The purpose of a faucet is to dispense water; the purpose of a Christian is to dispense living water. (John 7:38) Sometimes, however, we become distracted by the dispensing and forget about simply believing. At that point we become Drippy-Faucet Christians.
God's word to us is "Be still and know that I am God" (Psalm 46:10). Notice the two parts of this statement: we must (1) lay down our busyness and insecurity and (2) accept God's identity. When these two halves meet, we are able to enter a beautiful place of rest.
In Matthew 14:22-33 we find the story of Peter walking (or rather attempting to walk) on the water. Jesus reveals himself to the disciples, but Peter is skeptical, and challenges Jesus: "Lord, if it is you, command me to come to you on the water." Jesus answers, "Come." So Peter steps out of the boat, and actually takes a few steps before he begins to sink.
At this juncture, if we're not paying attention, we will miss the whole point of the story. The issue here is not about acheiving supernatural buoyancy - it's about recognizing Jesus for who He is.
You see, walking on the water was Peter's idea, not Jesus's. And it was rooted in a fundamental inability (or unwillingness) to recognize who Jesus is ("Lord, if it is you, command me to come to you..."). Sometimes Jesus looks strange - we have to get used to that. Just when we think we've got Him figured, He shows up walking across the sea in the middle of the night looking like a ghost. (My Utmost For His Highest, March 15)
Oftentimes, what appears to be courageous spirituality may only be a thin veneer for unbelief. This kind of "faith" leads to fleeces, not fruit, and, as Peter found out, it's easy to get in over your head. When Peter begins to sink, Jesus is there to lift him up, asking gently, perhaps somewhat mystified, "Why did you doubt?"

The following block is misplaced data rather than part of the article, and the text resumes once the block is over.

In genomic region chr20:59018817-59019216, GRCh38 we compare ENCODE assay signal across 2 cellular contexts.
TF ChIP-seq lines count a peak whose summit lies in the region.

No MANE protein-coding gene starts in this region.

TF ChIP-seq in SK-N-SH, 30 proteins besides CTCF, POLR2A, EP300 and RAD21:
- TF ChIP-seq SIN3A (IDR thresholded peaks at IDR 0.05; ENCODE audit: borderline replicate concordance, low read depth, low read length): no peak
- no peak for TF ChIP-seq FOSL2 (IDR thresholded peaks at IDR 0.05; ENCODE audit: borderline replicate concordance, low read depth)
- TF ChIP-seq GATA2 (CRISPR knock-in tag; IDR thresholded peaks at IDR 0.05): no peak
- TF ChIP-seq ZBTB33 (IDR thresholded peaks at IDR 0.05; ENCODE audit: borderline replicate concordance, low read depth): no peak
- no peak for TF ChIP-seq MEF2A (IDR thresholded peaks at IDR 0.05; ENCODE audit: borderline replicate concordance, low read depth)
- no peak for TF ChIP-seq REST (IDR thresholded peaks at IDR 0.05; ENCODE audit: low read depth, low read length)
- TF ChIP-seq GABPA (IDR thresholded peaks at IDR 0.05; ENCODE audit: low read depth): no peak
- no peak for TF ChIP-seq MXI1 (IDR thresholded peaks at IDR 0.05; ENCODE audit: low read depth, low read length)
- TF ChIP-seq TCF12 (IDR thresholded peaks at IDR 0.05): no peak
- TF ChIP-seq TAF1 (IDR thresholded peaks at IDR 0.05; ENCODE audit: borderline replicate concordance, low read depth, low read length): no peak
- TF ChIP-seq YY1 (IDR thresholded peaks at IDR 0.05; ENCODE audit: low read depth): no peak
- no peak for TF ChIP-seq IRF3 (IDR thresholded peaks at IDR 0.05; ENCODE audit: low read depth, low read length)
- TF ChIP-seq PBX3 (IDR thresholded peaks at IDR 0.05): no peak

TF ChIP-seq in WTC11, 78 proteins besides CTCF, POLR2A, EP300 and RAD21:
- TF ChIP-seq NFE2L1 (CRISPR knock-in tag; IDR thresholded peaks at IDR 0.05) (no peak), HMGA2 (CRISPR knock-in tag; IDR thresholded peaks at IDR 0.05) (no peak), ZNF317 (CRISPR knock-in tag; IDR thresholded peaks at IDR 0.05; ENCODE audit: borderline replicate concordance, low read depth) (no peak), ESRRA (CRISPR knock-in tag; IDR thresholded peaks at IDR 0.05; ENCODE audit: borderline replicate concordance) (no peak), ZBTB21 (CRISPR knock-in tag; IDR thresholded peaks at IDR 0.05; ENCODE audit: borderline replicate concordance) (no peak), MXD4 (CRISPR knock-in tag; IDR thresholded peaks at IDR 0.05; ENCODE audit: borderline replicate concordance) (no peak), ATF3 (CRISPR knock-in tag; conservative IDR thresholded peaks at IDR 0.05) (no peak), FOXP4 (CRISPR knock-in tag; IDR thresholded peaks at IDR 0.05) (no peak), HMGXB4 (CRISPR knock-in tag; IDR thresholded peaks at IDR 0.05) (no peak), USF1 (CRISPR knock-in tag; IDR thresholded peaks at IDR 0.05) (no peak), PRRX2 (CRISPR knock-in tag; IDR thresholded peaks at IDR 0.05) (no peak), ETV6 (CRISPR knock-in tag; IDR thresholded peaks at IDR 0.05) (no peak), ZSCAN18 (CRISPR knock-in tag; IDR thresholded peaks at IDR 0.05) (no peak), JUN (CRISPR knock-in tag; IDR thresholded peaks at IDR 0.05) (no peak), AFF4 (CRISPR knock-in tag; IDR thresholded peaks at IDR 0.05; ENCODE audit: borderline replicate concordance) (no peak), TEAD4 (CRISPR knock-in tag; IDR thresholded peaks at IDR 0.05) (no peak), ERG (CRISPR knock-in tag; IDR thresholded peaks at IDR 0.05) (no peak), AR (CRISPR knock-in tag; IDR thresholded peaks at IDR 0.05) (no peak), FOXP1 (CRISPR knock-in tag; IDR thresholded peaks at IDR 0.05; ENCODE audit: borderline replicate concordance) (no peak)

I'd venture to suggest God allowed Peter to sink because He didn't want Peter's faith to be based on his ability to do fancy spiritual stuff. Our faith is to be based on who Jesus is, and nothing else. God may call us to do hard things, but just because something is hard does not mean that God is in it. Doing hard things doesn't make you a Christian any more than throwing sawdust makes you a carpenter.
A lot of us want to do great things for God. This is natural and healthy, provided it remains in it's proper place. Many times, however, we never stop to ask the question: what is it that God calls us to do?
That's it. Just believe. No heavenly visions, no epic feats of spirituality. Are we willing to be still and acknowledge God, or do we become angry like Naaman and complain "Behold, I thought that he would surely come out to me and stand and call upon the name of the Lord his God, and wave his hand over the place and cure the leper?"
Then they said to him, “What must we do, to be doing the works of God?”
Jesus answered them, “This is the work of God, that you believe in him whom he has sent.”(John 6:28-29)
We're all familiar with the story of Mary and Martha, and we know what Jesus said to Martha, as she was "selflessly" working herself into the ground for God: "One thing is needful, and Mary has chosen that good part." Many times, we would rather busy ourselves with spiritual activity than simply sit at the feet of Jesus and find rest in who He is.
When we are young a hurricane or thunderstorm impresses us as being very powerful, yet the strength of a rock is infinitely greater than that of a hurricane. The same is true with regard to discipleship. The strength there is not the strength of activity but the strength of living. Activity may be a disease of weariness, or of degeneration; to be dependable means to be strong in the sense of disciplined reliability.*
After the resurrection, Jesus appeared to the disciples again, this time on the shore. (John 21:4-8) After He tells them where to put their net in order to catch fish, John figures out what's going on and exclaims, "It is the Lord!"
What happens next reveals an entirely different Peter - a Peter who is less concerned about being a spiritual superhero and who just wants to be with Jesus.
When Simon Peter heard that it was the Lord, he put on his outer garment, for he was stripped for work, and threw himself into the sea.That's it. No fuss, no fanfare, no clever spiritual acrobatics. All Peter can think about is how to get to where Jesus is as quickly as possible, which for the moment means taking a swim.
The important thing is that it's the Lord. How we get to shore is secondary.
*Oswald Chambers, Approved Unto God, (The Complete Works of Oswald Chambers (Grand Rapids: Discovery House, 2000), 40
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